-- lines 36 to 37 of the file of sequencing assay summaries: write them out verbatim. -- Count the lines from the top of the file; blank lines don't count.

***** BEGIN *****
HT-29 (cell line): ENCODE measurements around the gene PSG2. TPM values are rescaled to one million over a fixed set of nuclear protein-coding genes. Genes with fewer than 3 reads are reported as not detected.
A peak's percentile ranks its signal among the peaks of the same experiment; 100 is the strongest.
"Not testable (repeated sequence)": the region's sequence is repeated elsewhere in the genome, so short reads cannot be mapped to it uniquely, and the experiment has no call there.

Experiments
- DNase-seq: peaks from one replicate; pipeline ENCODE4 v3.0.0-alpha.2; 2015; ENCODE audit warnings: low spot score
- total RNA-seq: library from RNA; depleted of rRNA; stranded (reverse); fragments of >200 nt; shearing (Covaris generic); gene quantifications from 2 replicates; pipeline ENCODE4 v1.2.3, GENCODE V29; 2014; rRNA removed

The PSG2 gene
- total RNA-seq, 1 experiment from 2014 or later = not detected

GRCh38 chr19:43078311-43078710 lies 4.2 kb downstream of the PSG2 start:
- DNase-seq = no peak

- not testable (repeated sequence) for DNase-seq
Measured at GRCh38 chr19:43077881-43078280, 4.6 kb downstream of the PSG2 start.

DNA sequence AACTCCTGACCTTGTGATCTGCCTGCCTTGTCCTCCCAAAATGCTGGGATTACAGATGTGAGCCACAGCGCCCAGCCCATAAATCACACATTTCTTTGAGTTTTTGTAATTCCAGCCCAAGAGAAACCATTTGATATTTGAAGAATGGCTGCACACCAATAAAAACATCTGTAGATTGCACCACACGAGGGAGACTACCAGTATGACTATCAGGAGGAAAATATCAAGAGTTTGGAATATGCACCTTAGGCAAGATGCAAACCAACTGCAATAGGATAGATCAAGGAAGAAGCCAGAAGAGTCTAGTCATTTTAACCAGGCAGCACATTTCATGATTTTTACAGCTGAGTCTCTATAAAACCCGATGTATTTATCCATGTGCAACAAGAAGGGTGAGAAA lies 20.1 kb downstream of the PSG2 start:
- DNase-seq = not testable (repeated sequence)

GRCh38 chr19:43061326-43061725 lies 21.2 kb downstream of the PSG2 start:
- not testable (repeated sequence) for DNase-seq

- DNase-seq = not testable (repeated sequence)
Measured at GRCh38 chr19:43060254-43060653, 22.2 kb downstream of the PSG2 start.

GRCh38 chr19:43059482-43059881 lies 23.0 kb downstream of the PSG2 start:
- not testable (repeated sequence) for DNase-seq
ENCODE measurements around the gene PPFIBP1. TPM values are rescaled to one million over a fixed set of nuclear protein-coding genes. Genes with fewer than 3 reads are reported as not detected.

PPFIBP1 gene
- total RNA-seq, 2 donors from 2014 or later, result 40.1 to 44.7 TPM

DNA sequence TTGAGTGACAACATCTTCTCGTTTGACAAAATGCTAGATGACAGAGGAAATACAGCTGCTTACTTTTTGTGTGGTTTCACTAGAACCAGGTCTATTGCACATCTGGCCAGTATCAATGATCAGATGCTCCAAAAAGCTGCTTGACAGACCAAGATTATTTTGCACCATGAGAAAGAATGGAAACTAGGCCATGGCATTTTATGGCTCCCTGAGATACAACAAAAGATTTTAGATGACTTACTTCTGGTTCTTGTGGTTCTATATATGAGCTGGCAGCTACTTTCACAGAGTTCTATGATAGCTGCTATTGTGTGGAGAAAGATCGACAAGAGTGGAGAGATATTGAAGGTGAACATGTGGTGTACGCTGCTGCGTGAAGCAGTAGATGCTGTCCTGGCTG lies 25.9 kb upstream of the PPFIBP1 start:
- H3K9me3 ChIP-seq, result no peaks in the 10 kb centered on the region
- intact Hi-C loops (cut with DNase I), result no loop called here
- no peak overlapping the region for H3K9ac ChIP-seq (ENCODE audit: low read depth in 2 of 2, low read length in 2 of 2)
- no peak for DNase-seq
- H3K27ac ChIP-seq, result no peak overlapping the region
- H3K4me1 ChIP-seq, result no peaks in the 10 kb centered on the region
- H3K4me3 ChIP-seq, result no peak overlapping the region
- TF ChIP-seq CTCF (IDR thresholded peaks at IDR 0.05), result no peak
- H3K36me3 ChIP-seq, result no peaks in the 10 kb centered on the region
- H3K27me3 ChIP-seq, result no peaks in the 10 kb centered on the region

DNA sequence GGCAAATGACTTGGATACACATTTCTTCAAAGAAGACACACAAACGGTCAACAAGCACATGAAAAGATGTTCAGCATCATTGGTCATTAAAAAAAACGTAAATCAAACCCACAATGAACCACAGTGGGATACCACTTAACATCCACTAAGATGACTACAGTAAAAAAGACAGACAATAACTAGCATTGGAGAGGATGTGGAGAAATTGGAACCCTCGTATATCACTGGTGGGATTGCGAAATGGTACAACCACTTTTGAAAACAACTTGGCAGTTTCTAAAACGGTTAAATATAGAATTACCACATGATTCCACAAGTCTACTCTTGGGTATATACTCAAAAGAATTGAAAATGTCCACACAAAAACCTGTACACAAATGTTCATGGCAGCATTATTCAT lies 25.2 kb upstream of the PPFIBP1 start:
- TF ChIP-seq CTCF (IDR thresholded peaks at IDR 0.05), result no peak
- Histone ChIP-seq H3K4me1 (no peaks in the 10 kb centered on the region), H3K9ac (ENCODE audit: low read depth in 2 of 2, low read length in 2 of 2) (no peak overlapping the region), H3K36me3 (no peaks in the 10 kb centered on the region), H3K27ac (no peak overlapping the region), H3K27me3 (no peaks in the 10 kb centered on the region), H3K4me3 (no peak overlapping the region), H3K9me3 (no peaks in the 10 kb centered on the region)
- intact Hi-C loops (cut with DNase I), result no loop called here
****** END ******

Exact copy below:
- TF ChIP-seq CTCF (IDR thresholded peaks at IDR 0.05), result no peak
- Histone ChIP-seq H3K4me1 (no peaks in the 10 kb centered on the region), H3K9ac (ENCODE audit: low read depth in 2 of 2, low read length in 2 of 2) (no peak overlapping the region), H3K36me3 (no peaks in the 10 kb centered on the region), H3K27ac (no peak overlapping the region), H3K27me3 (no peaks in the 10 kb centered on the region), H3K4me3 (no peak overlapping the region), H3K9me3 (no peaks in the 10 kb centered on the region)